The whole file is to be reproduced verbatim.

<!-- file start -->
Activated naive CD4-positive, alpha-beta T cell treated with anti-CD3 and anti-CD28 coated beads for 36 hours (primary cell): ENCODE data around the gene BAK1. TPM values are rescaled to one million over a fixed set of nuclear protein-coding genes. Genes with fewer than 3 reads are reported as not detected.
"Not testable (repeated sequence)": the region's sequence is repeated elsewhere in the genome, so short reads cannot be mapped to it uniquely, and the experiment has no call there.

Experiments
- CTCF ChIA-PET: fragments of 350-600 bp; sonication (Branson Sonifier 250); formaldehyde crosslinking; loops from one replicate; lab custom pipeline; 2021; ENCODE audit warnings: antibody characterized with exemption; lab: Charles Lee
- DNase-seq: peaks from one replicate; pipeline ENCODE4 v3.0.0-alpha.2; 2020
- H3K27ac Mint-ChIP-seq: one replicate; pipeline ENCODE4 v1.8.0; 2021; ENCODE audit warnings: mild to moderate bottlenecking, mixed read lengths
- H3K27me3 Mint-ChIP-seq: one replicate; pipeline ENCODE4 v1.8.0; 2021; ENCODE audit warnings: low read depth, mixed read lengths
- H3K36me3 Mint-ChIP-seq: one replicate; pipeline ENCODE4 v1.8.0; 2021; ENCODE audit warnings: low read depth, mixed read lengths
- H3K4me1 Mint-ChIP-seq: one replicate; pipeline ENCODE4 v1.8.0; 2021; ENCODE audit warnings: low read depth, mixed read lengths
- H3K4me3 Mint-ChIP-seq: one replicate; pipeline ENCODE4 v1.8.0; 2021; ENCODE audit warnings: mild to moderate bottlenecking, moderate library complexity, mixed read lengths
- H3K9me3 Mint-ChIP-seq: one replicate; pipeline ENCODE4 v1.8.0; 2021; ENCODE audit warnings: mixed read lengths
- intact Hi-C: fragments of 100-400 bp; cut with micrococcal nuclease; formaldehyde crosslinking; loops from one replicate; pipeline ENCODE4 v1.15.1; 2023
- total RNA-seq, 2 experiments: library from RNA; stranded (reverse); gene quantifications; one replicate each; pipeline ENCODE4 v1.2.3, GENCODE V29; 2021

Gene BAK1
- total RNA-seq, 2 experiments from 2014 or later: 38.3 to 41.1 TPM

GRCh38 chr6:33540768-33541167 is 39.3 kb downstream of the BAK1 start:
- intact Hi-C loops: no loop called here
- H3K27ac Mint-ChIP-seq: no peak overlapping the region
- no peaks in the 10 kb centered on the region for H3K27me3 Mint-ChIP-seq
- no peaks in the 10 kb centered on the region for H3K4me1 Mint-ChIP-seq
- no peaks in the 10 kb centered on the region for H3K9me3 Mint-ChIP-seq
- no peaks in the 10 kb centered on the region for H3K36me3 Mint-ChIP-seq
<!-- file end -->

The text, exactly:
Activated naive CD4-positive, alpha-beta T cell treated with anti-CD3 and anti-CD28 coated beads for 36 hours (primary cell): ENCODE data around the gene BAK1. TPM values are rescaled to one million over a fixed set of nuclear protein-coding genes. Genes with fewer than 3 reads are reported as not detected.
"Not testable (repeated sequence)": the region's sequence is repeated elsewhere in the genome, so short reads cannot be mapped to it uniquely, and the experiment has no call there.

Experiments
- CTCF ChIA-PET: fragments of 350-600 bp; sonication (Branson Sonifier 250); formaldehyde crosslinking; loops from one replicate; lab custom pipeline; 2021; ENCODE audit warnings: antibody characterized with exemption; lab: Charles Lee
- DNase-seq: peaks from one replicate; pipeline ENCODE4 v3.0.0-alpha.2; 2020
- H3K27ac Mint-ChIP-seq: one replicate; pipeline ENCODE4 v1.8.0; 2021; ENCODE audit warnings: mild to moderate bottlenecking, mixed read lengths
- H3K27me3 Mint-ChIP-seq: one replicate; pipeline ENCODE4 v1.8.0; 2021; ENCODE audit warnings: low read depth, mixed read lengths
- H3K36me3 Mint-ChIP-seq: one replicate; pipeline ENCODE4 v1.8.0; 2021; ENCODE audit warnings: low read depth, mixed read lengths
- H3K4me1 Mint-ChIP-seq: one replicate; pipeline ENCODE4 v1.8.0; 2021; ENCODE audit warnings: low read depth, mixed read lengths
- H3K4me3 Mint-ChIP-seq: one replicate; pipeline ENCODE4 v1.8.0; 2021; ENCODE audit warnings: mild to moderate bottlenecking, moderate library complexity, mixed read lengths
- H3K9me3 Mint-ChIP-seq: one replicate; pipeline ENCODE4 v1.8.0; 2021; ENCODE audit warnings: mixed read lengths
- intact Hi-C: fragments of 100-400 bp; cut with micrococcal nuclease; formaldehyde crosslinking; loops from one replicate; pipeline ENCODE4 v1.15.1; 2023
- total RNA-seq, 2 experiments: library from RNA; stranded (reverse); gene quantifications; one replicate each; pipeline ENCODE4 v1.2.3, GENCODE V29; 2021

Gene BAK1
- total RNA-seq, 2 experiments from 2014 or later: 38.3 to 41.1 TPM

GRCh38 chr6:33540768-33541167 is 39.3 kb downstream of the BAK1 start:
- intact Hi-C loops: no loop called here
- H3K27ac Mint-ChIP-seq: no peak overlapping the region
- no peaks in the 10 kb centered on the region for H3K27me3 Mint-ChIP-seq
- no peaks in the 10 kb centered on the region for H3K4me1 Mint-ChIP-seq
- no peaks in the 10 kb centered on the region for H3K9me3 Mint-ChIP-seq
- no peaks in the 10 kb centered on the region for H3K36me3 Mint-ChIP-seq